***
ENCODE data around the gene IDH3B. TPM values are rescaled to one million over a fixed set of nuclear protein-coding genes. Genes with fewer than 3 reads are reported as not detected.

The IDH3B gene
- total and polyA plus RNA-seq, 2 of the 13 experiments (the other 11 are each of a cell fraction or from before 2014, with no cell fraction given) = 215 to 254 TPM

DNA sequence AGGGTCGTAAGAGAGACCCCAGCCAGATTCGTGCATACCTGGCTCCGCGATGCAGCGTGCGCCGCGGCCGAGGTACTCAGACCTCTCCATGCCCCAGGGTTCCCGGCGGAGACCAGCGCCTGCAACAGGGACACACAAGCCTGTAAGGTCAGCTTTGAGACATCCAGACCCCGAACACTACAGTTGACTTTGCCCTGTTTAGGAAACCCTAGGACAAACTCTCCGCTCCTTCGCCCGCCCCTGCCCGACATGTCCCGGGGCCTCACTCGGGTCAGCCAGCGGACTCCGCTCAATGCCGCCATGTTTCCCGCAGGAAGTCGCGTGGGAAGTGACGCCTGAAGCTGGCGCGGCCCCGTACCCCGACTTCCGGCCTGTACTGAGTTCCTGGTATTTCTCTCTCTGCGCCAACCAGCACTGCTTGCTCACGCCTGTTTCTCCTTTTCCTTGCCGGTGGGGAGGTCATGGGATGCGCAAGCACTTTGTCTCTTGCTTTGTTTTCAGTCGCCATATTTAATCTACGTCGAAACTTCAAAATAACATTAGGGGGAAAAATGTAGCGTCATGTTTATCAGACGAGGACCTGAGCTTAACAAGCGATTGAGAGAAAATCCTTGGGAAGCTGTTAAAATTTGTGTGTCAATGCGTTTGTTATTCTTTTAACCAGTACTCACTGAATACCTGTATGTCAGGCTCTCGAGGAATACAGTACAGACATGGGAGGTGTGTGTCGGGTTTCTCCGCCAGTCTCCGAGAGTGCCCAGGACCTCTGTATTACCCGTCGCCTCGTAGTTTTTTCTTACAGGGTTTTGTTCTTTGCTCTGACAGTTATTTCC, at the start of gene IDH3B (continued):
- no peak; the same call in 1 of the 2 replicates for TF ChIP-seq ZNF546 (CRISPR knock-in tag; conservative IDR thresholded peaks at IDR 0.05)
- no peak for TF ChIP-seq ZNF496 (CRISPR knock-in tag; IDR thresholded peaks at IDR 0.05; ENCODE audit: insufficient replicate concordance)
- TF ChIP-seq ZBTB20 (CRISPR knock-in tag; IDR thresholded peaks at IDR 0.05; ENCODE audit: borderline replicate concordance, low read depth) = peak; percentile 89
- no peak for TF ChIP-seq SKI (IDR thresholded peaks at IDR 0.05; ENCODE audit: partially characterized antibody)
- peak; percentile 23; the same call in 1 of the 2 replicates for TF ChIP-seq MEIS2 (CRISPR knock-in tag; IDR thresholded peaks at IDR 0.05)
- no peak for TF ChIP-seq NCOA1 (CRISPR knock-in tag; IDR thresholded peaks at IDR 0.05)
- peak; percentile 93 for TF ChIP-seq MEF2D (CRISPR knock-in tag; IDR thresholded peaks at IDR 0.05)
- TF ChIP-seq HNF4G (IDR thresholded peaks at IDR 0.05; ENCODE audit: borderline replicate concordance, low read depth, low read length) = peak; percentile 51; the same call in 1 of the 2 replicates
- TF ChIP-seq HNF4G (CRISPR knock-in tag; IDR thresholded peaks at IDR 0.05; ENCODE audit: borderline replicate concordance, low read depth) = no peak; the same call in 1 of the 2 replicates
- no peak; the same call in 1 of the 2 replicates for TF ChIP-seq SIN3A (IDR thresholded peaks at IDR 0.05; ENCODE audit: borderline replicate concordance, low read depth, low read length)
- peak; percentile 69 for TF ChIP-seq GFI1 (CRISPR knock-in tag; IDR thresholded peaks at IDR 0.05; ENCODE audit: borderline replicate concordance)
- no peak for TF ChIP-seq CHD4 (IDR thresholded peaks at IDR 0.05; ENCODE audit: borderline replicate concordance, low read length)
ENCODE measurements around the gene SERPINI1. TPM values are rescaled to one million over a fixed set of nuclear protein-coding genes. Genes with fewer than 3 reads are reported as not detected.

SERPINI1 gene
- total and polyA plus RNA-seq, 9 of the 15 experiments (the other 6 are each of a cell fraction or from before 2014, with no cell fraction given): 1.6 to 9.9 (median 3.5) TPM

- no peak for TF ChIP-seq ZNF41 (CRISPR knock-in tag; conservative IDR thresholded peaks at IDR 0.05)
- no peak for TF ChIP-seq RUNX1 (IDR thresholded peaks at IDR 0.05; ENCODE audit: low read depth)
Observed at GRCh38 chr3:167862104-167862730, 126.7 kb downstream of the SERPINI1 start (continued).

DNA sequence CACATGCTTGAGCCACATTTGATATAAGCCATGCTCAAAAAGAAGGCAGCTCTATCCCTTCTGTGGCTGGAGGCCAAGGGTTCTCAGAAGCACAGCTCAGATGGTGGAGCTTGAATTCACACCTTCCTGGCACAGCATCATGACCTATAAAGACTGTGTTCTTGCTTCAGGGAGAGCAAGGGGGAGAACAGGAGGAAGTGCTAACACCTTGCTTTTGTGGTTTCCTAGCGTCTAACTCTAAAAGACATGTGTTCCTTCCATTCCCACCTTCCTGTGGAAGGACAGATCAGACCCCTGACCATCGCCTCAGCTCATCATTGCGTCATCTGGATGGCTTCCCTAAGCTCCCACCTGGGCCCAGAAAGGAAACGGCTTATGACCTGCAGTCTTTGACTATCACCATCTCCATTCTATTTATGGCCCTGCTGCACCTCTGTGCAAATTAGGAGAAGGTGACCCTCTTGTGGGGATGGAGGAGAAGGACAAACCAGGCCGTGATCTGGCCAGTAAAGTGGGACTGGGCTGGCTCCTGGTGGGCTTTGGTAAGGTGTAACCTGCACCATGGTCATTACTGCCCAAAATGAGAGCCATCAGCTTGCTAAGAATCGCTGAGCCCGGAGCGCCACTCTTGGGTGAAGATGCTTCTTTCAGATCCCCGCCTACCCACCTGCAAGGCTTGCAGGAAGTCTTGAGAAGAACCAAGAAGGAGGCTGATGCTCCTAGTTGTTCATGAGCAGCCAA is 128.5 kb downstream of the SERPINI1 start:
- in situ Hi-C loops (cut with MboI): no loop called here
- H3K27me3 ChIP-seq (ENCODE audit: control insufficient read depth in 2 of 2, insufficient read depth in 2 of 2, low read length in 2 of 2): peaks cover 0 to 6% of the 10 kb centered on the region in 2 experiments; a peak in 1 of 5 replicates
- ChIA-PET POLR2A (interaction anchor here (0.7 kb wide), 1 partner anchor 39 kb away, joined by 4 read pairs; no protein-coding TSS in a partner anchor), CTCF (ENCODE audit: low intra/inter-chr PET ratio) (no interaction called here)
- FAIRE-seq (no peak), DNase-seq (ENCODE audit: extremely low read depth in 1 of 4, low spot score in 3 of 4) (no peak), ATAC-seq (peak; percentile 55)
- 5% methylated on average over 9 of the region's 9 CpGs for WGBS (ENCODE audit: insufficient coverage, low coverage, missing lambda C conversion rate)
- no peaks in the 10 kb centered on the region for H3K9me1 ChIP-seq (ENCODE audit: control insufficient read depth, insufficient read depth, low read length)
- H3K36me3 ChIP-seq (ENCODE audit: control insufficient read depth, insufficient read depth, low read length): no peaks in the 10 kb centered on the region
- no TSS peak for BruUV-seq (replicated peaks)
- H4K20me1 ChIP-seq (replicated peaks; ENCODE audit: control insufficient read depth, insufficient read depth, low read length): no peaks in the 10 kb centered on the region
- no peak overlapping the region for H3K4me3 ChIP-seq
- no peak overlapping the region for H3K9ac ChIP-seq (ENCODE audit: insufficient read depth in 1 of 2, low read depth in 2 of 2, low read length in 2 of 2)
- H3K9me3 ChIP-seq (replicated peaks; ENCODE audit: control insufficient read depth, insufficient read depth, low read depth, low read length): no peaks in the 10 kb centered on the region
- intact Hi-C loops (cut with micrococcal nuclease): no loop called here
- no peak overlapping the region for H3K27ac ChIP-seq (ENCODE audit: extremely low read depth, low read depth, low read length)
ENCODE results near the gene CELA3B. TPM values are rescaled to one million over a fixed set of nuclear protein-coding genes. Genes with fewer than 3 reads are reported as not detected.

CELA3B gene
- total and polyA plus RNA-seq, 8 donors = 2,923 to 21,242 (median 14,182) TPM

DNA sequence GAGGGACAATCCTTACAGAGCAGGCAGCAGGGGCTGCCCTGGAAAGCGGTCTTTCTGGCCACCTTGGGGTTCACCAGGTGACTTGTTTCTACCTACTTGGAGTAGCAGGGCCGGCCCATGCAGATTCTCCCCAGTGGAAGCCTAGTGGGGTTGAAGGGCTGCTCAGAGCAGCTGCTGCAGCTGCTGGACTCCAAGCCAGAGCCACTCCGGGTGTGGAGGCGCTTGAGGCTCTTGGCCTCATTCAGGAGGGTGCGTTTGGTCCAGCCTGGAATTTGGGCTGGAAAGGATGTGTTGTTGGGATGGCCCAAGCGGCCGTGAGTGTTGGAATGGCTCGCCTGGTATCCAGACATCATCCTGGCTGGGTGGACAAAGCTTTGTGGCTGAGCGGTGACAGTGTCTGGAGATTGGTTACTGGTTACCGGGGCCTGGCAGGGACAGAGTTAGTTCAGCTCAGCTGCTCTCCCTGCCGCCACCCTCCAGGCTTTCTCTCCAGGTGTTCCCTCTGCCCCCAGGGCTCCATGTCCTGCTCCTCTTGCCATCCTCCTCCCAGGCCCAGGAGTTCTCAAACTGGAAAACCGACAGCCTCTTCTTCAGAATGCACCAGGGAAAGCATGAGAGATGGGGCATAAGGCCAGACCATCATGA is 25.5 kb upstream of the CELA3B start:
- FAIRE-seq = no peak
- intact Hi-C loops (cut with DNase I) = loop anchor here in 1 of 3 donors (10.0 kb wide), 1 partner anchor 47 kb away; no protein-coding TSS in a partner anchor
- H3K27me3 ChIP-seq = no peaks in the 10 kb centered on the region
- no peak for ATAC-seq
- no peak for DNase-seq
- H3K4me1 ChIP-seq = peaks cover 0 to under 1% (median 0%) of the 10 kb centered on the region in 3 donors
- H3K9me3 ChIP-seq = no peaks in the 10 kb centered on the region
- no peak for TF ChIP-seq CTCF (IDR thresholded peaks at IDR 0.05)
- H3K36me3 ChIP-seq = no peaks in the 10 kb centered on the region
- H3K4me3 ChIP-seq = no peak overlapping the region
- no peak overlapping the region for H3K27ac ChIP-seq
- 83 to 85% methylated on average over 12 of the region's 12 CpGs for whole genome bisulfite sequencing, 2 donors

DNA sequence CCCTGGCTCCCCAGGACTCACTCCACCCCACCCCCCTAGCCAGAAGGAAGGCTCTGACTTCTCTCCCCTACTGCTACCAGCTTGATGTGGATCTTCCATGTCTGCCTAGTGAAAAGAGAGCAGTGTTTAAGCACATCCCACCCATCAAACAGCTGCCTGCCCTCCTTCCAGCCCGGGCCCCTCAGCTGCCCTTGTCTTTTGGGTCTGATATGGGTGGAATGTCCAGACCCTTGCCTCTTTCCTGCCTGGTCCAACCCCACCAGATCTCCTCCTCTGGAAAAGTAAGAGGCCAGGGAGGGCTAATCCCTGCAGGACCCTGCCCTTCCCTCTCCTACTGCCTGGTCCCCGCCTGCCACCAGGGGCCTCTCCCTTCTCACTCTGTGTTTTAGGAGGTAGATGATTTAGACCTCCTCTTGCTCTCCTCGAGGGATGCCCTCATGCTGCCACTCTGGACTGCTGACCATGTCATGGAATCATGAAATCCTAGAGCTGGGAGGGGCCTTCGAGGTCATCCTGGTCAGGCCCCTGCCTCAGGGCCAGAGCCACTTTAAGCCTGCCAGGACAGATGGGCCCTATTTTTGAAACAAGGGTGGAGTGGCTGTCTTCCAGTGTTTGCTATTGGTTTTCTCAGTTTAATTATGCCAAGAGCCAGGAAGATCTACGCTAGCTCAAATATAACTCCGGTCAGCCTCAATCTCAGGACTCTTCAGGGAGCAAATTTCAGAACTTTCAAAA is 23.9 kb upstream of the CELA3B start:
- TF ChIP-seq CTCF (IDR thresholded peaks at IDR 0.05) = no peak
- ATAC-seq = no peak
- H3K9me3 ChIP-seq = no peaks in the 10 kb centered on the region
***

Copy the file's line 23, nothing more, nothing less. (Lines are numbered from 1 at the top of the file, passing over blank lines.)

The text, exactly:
DNA sequence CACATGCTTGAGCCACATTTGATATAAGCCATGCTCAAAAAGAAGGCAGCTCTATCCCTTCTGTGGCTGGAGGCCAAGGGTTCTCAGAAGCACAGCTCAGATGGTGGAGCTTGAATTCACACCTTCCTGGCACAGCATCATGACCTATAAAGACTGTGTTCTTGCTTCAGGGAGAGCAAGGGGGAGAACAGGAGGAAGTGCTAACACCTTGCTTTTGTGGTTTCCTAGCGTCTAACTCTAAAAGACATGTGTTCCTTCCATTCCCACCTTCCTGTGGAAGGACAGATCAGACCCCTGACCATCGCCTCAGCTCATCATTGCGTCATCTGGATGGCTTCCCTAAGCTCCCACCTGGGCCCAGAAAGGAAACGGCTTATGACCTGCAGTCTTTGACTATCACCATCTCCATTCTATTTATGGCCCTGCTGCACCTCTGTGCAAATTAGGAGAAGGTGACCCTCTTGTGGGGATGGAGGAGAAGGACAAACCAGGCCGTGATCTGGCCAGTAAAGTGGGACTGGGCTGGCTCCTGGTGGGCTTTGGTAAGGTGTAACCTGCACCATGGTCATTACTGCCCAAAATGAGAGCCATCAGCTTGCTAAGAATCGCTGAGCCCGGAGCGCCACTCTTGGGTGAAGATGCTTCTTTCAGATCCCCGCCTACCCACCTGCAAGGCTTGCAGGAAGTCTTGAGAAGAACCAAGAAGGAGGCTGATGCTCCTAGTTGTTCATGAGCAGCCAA is 128.5 kb downstream of the SERPINI1 start: